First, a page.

“We see the formation of an interactive map. We are working on this issue with the Ministry of Energy. The map can and will show active ash dumps with their chemical compositions and all those factors that are needed to assess demand and potential. Then we will map the consumers to ensure the symbiosis – to find the consumer and the producer. I think that by the end of the first quarter of next year the map will be launched,” Irina Zolotova, General Director, National Association of Secondary Material Application. 


Automobile construction and building materials production may become the main consumers of ash and slag waste 


“In terms of volume, construction materials and road construction are the two most important [potential consumers, – Ed.]. There is potential application in agriculture, but we are still a long way from that,” Stephan Solzhenitsyn, Chief Executive Officer, SGK; Member of the Board of Directors, SUEK. 


“A lot of experience in using [ash and slag waste, – Ed.] in constructionof highways, including those of regional importance. The concept used by colleagues in the framework of international experience is the concept of effective radius, where exactly this material should be used in the nearby areas from the burial site. All the more so, there is an analogue in Russia as part of measures to support renewable energy. When we were previously forming a scheme for the development of electric power in hard-to-reach isolated areas, we compared any technical solution for power supply to that of a renewable energy facility. At the same time, I think here we should also do and try to assess the economics, to make designers at the level of basic calculations compare with the possibility of using materials within the effective radius of ash and slag waste,” Pavel Snikkars, Deputy Minister of Energy of the Russian Federation.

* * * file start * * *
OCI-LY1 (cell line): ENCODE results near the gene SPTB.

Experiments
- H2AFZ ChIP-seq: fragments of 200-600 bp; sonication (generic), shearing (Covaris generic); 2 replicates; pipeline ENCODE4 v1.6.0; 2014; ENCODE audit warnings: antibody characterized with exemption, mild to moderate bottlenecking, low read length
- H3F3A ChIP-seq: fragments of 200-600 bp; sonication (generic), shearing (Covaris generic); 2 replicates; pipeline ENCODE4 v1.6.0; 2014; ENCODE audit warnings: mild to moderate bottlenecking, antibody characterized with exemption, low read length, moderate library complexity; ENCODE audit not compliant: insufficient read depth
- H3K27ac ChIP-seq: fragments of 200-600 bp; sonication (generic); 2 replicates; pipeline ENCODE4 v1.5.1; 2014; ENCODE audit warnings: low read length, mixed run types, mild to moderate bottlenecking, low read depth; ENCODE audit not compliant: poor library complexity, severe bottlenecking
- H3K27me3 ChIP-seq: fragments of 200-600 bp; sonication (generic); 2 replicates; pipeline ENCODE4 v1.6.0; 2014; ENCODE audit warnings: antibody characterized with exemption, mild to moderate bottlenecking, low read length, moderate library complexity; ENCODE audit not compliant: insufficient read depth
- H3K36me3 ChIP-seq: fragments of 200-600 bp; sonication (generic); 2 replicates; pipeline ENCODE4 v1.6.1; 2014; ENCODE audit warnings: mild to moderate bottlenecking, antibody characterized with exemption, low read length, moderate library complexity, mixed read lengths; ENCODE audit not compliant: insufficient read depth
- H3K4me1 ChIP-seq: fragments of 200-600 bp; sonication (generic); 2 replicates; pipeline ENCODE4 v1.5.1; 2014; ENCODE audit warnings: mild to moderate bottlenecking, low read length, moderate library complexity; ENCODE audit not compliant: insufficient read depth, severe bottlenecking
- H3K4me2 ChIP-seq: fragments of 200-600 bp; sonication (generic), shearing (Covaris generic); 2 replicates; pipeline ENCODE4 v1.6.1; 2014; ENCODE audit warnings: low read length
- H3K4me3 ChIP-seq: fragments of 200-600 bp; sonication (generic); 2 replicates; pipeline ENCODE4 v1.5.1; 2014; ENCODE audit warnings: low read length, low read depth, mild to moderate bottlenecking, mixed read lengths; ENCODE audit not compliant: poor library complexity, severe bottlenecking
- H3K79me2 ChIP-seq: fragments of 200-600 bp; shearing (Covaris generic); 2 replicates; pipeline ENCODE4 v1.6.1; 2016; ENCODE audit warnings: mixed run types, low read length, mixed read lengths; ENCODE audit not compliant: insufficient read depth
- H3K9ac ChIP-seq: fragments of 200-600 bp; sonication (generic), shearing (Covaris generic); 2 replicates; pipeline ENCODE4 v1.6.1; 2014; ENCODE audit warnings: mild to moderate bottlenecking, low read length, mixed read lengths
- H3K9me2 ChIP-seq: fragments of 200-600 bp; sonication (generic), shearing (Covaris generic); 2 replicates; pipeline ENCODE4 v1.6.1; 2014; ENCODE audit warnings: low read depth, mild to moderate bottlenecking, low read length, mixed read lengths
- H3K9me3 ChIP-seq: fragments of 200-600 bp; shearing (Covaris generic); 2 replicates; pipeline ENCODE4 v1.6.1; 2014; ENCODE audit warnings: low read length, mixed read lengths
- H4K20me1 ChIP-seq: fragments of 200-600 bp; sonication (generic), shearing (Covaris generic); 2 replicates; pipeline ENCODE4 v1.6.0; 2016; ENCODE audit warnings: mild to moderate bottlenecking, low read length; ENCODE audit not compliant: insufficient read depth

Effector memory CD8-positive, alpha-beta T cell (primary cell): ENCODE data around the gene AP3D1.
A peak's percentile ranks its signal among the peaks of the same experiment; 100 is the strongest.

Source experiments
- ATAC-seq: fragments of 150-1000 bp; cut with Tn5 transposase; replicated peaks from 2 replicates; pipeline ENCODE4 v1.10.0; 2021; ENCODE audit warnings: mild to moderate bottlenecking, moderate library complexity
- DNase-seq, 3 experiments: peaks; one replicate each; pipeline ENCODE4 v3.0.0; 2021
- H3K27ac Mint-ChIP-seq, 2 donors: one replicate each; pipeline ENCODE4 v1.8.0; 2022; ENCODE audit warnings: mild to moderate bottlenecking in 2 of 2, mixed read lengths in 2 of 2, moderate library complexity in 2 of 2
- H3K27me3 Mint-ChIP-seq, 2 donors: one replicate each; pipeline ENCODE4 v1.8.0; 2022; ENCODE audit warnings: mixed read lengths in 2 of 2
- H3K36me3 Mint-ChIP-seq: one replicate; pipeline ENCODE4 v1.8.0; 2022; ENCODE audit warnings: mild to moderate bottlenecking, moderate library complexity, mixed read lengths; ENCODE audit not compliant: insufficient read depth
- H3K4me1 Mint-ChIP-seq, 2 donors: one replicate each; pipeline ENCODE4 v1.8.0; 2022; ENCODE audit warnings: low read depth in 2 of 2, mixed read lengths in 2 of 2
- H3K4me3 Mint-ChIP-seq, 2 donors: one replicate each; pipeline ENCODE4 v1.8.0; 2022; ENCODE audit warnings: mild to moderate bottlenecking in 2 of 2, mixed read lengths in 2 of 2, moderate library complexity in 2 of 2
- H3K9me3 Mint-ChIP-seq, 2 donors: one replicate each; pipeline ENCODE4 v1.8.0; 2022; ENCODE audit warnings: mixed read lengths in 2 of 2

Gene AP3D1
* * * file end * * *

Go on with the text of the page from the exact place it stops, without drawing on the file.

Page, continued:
“Today we set ourselves the task of multi-tonnage use of ash-and-slag mixtures. For this purpose, we have conducted a major work with the Siberian Road Institute [Siberian State Automobile and Road University, SibADI, – Ed.] who together with us analyzed ash-and-slag mixtures and suggested technologies for roadbed construction. <...> Together with SibADI, we developed roadbed technologies,” Vladislav Polochansky, General Director, TGC-11.


“At present, the use of ash and slag waste is not widespread in concrete production, despite their obvious promise as an active mineral additive, on a par with blast-furnace granulated slag. Advantage of ash-and-slag materials is obvious at building materials manufacturing: it is cost efficient because their application as an active additive allows to lower cost of a concrete mix at the expense of cement reduction. <...> Also, environmental friendliness of these products is important and relevant in the light of tightening environmental legislation and the popularity of green agenda,” Oleg Sukharev, Executive Director, Union of Concrete Producers. 


For more information, visit the Roscongress Foundation’s Information and Analytical System roscongress.org  and the official Forum website rusenergyweek.com.